With all this knowledge of why Obamacare is important for the health and wellbeing of America. The question still stands what can I do to help. As previously stated the best thing to do is to change the minds of people in power. That can be done in the two strategies already mentioned. Use your physical vote electing individuals that believe in this issue and believe that healthcare is a right not a privilege. One other very important thing is to write letters to the local legislation, expressing your ideas or thoughts on the issue and what you would like to see the elected induvial do. The elected individual’s job is to represent the people and their shared beliefs.

Now with Obamacare being included into the states. Your state politicians have more power over healthcare than ever and their decisions could impact many lives. The other strategy would be see what company you or your company is paying for health coverage. Do the research and if you don’t agree with the policy or the ideas of the company take your dollar away from them if you have the power or express your feelings to the member of your company that makes those decisions. In the end Obamacare is just another press in the clay furthering the sculpture of healthcare. It is ever changing with every new elected president stating that they are going to change the system to improve it for the people. It is important to show support to this idea of making healthcare more excisable for all even if Obamacare ends up failing. It has already done its job with starting the conversation in the political sphere of what the US should do for the health care of their people.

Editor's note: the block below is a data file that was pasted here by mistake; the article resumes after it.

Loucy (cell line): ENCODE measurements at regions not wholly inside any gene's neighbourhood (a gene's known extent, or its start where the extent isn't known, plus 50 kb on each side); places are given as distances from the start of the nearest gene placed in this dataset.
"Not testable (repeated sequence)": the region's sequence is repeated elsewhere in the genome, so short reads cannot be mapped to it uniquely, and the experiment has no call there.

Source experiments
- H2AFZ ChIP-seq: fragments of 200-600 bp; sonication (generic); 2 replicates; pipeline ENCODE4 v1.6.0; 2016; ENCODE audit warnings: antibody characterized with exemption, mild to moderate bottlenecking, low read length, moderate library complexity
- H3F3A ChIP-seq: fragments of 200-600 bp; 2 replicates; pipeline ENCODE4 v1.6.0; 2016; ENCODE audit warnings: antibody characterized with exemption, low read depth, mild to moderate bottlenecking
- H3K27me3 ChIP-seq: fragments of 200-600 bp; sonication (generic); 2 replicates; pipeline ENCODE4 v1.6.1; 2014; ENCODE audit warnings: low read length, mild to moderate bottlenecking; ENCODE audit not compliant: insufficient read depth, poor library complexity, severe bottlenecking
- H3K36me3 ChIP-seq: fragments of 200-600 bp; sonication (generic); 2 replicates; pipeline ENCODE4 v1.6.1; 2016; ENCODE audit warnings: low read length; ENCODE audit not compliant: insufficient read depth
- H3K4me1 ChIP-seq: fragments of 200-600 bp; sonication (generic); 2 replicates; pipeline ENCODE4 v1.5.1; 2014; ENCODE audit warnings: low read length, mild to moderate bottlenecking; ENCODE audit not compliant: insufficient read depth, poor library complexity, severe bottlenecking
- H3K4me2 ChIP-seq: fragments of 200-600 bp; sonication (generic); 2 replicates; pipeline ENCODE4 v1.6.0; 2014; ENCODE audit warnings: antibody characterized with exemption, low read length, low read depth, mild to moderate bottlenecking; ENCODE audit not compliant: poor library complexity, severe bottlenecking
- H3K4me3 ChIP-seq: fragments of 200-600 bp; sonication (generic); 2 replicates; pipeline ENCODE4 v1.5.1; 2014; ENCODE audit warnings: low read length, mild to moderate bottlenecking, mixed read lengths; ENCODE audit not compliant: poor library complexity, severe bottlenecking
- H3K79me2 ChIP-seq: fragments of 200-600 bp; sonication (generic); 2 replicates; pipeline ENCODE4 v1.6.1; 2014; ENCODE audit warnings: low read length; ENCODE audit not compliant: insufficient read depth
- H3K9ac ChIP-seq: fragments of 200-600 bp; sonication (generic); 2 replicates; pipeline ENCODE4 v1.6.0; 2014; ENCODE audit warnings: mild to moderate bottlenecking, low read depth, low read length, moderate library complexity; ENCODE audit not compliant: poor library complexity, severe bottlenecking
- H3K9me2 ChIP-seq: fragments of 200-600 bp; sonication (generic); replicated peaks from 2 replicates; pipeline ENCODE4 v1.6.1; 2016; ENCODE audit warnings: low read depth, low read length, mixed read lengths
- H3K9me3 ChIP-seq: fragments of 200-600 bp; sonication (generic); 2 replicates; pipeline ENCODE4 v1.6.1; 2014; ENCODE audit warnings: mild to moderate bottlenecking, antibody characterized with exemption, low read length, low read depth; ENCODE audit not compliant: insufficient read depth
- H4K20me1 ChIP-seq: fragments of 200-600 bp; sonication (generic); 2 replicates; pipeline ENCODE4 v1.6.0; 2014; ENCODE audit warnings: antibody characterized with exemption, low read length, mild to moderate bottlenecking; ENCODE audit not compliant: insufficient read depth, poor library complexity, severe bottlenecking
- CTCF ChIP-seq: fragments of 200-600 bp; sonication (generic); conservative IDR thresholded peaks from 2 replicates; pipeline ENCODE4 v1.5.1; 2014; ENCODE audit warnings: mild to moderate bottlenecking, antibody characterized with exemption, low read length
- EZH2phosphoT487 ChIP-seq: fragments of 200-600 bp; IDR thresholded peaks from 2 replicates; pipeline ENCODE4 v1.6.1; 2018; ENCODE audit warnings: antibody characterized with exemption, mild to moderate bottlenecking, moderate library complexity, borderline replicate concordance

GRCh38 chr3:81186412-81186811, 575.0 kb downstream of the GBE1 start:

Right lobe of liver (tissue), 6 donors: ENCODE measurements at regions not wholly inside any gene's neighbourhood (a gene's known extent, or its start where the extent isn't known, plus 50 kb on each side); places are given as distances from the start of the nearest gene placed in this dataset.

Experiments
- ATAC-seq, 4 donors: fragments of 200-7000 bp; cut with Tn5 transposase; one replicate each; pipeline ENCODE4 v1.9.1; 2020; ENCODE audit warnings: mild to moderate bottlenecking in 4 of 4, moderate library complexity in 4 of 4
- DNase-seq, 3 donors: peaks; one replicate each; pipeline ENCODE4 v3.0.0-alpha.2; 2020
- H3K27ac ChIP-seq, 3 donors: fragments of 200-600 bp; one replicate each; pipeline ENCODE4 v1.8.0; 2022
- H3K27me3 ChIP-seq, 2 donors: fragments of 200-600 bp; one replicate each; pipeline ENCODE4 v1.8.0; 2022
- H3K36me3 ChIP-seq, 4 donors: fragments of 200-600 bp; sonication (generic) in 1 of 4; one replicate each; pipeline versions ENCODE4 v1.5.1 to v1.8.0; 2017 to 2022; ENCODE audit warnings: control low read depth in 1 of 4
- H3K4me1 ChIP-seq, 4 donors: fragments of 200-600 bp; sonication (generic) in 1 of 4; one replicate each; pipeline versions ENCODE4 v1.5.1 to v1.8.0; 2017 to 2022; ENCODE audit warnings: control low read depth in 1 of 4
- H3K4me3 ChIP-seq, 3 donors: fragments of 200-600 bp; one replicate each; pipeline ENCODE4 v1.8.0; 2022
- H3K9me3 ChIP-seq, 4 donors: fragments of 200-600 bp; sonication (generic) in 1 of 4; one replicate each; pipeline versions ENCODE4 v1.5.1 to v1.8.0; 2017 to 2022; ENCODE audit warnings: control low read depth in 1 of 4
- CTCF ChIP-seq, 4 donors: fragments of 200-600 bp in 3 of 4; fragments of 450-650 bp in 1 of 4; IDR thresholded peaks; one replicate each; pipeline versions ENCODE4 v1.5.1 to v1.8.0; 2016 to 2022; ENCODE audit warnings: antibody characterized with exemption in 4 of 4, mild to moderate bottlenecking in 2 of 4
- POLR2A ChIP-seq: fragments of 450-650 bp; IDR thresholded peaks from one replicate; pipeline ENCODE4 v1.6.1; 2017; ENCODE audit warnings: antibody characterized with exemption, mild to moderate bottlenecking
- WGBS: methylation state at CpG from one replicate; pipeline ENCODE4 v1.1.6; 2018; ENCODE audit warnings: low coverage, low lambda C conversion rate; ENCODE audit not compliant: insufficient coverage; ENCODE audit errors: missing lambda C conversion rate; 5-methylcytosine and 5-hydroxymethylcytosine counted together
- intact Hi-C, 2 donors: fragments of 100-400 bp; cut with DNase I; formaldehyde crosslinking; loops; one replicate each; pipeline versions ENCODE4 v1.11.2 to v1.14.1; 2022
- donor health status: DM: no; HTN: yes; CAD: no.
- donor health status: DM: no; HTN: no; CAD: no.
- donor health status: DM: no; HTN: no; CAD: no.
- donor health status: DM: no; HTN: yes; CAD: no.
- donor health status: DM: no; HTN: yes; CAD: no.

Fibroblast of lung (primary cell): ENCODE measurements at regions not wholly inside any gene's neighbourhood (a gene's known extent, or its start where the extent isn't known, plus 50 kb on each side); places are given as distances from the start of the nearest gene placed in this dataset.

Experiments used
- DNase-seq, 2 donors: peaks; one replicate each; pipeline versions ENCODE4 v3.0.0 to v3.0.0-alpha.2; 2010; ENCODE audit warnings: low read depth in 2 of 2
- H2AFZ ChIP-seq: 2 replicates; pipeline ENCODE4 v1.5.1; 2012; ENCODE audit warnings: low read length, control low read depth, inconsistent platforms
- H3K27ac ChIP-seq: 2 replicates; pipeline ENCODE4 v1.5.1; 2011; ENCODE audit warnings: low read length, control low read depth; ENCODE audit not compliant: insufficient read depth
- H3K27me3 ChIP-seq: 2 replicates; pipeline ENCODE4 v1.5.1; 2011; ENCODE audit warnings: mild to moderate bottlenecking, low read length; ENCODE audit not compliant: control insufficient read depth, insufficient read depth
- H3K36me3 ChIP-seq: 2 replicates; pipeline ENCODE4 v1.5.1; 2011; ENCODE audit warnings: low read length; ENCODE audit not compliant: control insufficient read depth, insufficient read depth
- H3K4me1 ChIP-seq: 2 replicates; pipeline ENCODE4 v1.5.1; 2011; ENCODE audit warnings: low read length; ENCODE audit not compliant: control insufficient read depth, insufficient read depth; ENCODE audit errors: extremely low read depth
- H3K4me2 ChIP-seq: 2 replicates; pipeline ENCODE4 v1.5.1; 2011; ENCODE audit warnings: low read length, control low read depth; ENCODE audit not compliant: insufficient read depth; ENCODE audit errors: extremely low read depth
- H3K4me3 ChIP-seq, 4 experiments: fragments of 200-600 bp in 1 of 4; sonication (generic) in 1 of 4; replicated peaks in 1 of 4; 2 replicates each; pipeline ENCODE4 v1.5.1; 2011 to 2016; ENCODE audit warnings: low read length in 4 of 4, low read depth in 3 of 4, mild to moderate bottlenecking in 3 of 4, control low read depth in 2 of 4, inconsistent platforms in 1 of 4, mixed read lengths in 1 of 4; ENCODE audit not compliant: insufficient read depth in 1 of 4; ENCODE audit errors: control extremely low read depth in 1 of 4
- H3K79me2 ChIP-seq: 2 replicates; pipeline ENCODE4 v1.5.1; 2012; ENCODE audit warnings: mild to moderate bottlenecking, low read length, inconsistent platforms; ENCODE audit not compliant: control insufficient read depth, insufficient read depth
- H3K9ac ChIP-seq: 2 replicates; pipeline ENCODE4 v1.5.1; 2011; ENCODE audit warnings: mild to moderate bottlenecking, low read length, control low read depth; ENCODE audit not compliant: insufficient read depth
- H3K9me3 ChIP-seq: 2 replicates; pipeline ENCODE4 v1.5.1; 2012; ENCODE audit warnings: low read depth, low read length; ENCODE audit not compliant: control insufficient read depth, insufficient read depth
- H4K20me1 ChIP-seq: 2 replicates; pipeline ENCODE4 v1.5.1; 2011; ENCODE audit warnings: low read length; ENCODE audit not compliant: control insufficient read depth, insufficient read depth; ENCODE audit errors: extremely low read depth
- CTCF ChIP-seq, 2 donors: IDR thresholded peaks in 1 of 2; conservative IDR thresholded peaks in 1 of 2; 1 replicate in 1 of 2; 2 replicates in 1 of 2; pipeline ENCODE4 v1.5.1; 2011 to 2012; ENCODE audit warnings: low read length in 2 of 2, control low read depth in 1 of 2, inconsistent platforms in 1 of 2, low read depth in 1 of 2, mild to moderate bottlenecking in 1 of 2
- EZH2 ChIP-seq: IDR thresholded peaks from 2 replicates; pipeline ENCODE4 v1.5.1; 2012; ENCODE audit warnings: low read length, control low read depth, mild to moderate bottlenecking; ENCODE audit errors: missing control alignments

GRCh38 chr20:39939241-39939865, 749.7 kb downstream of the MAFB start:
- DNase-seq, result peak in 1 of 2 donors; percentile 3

1. Amato, Paul R., and Stacy J. Rogers. “A Longitudinal Study of Marital Problems and Subsequent Divorce.” Journal of Marriage and Family, vol. 59, no. 3, 1997, pp. 612–24. JSTOR, doi:10.2307/353949.
  2. Haislmaier, Edmund. “Obamacare: Impact on States.” The Heritage Foundation, /health-care-reform/report/obamacare-impact-states. Accessed 21 Feb. 2018.
  3. Igiede, Anthony I. “Health Care Reform: Sociopolitical Perspectives.” Race, Gender & Class, vol. 17, no. 3/4, 2010, pp. 288–97.
  4. Oberlander, Jonathan. “The Future of Obamacare.” New England Journal of Medicine, vol. 367, no. 23, Dec. 2012, pp. 2165–67. Taylor and Francis+NEJM, doi:10.1056/NEJMp1213674.
  5. Rak, Sofija, and Janis Coffin. “Affordable Care Act.” The Journal Of Medical Practice Management: MPM, vol. 28, no. 5, Apr. 2013, pp. 317–19. 23767130.
  6. Summers, Lawrence H. “Did Henry Ford Pay Efficiency Wages?” Journal of Labor Economics, vol. 5, no. 4, Part 2, Oct. 1987, pp. S57–86. (Atypon), doi:10.1086/298165.
  7. Todd, James, et al. “Increased Rates of Morbidity, Mortality, and Charges for Hospitalized Children With Public or No Health Insurance as Compared With Children With Private Insurance in Colorado and the United States.” Pediatrics, vol. 118, no. 2, Aug. 2006, pp. 577–85., doi:10.1542/peds.2006-0162.
  8. Weissman, Joel S., et al. “Rates of Avoidable Hospitalization by Insurance Status in Massachusetts and Maryland.” JAMA, vol. 268, no. 17, Nov. 1992, pp. 2388–94., doi:10.1001/jama.1992.03490170060026.

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Health Care Issue in America. (2021, Aug 25). Retrieved from